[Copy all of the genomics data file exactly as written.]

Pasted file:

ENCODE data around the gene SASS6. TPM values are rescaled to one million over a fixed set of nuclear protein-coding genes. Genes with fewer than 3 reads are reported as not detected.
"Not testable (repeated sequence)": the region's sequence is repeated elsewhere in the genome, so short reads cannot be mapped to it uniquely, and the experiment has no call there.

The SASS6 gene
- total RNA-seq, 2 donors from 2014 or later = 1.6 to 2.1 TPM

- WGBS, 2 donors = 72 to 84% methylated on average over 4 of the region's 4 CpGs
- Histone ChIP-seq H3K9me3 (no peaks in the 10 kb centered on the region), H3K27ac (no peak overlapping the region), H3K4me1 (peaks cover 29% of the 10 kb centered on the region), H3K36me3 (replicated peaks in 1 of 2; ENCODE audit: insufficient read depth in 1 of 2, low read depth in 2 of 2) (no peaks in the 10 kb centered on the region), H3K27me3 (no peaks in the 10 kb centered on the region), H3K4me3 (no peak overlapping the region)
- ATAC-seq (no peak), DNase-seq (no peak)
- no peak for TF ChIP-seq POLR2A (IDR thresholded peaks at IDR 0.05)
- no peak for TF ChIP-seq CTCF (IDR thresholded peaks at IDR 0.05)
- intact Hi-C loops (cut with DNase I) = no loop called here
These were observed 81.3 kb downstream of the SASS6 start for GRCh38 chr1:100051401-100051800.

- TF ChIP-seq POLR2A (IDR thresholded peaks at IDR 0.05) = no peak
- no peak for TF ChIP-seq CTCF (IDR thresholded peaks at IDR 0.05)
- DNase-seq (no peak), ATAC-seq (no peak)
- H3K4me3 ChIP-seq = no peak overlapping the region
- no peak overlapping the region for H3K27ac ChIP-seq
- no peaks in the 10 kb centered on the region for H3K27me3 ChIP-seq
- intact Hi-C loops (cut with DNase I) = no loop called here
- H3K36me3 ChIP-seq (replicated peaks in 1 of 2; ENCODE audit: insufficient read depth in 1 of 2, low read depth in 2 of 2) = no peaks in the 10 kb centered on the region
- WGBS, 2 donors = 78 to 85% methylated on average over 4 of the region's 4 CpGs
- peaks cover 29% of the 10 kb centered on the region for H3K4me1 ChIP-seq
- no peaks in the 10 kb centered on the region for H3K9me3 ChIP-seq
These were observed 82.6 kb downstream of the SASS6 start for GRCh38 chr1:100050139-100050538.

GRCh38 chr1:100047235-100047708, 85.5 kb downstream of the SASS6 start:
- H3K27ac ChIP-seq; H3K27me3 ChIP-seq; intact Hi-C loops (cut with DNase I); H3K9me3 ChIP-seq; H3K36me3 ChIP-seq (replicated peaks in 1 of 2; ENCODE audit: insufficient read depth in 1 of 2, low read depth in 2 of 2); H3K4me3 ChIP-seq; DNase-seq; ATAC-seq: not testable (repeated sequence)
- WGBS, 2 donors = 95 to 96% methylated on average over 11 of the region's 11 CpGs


ENCODE data around the gene SASS6. TPM values are rescaled to one million over a fixed set of nuclear protein-coding genes. Genes with fewer than 3 reads are reported as not detected.
"Not testable (repeated sequence)": the region's sequence is repeated elsewhere in the genome, so short reads cannot be mapped to it uniquely, and the experiment has no call there.

The SASS6 gene
- total RNA-seq, 2 donors from 2014 or later = 1.6 to 2.1 TPM

- WGBS, 2 donors = 72 to 84% methylated on average over 4 of the region's 4 CpGs
- Histone ChIP-seq H3K9me3 (no peaks in the 10 kb centered on the region), H3K27ac (no peak overlapping the region), H3K4me1 (peaks cover 29% of the 10 kb centered on the region), H3K36me3 (replicated peaks in 1 of 2; ENCODE audit: insufficient read depth in 1 of 2, low read depth in 2 of 2) (no peaks in the 10 kb centered on the region), H3K27me3 (no peaks in the 10 kb centered on the region), H3K4me3 (no peak overlapping the region)
- ATAC-seq (no peak), DNase-seq (no peak)
- no peak for TF ChIP-seq POLR2A (IDR thresholded peaks at IDR 0.05)
- no peak for TF ChIP-seq CTCF (IDR thresholded peaks at IDR 0.05)
- intact Hi-C loops (cut with DNase I) = no loop called here
These were observed 81.3 kb downstream of the SASS6 start for GRCh38 chr1:100051401-100051800.

- TF ChIP-seq POLR2A (IDR thresholded peaks at IDR 0.05) = no peak
- no peak for TF ChIP-seq CTCF (IDR thresholded peaks at IDR 0.05)
- DNase-seq (no peak), ATAC-seq (no peak)
- H3K4me3 ChIP-seq = no peak overlapping the region
- no peak overlapping the region for H3K27ac ChIP-seq
- no peaks in the 10 kb centered on the region for H3K27me3 ChIP-seq
- intact Hi-C loops (cut with DNase I) = no loop called here
- H3K36me3 ChIP-seq (replicated peaks in 1 of 2; ENCODE audit: insufficient read depth in 1 of 2, low read depth in 2 of 2) = no peaks in the 10 kb centered on the region
- WGBS, 2 donors = 78 to 85% methylated on average over 4 of the region's 4 CpGs
- peaks cover 29% of the 10 kb centered on the region for H3K4me1 ChIP-seq
- no peaks in the 10 kb centered on the region for H3K9me3 ChIP-seq
These were observed 82.6 kb downstream of the SASS6 start for GRCh38 chr1:100050139-100050538.

GRCh38 chr1:100047235-100047708, 85.5 kb downstream of the SASS6 start:
- H3K27ac ChIP-seq; H3K27me3 ChIP-seq; intact Hi-C loops (cut with DNase I); H3K9me3 ChIP-seq; H3K36me3 ChIP-seq (replicated peaks in 1 of 2; ENCODE audit: insufficient read depth in 1 of 2, low read depth in 2 of 2); H3K4me3 ChIP-seq; DNase-seq; ATAC-seq: not testable (repeated sequence)
- WGBS, 2 donors = 95 to 96% methylated on average over 11 of the region's 11 CpGs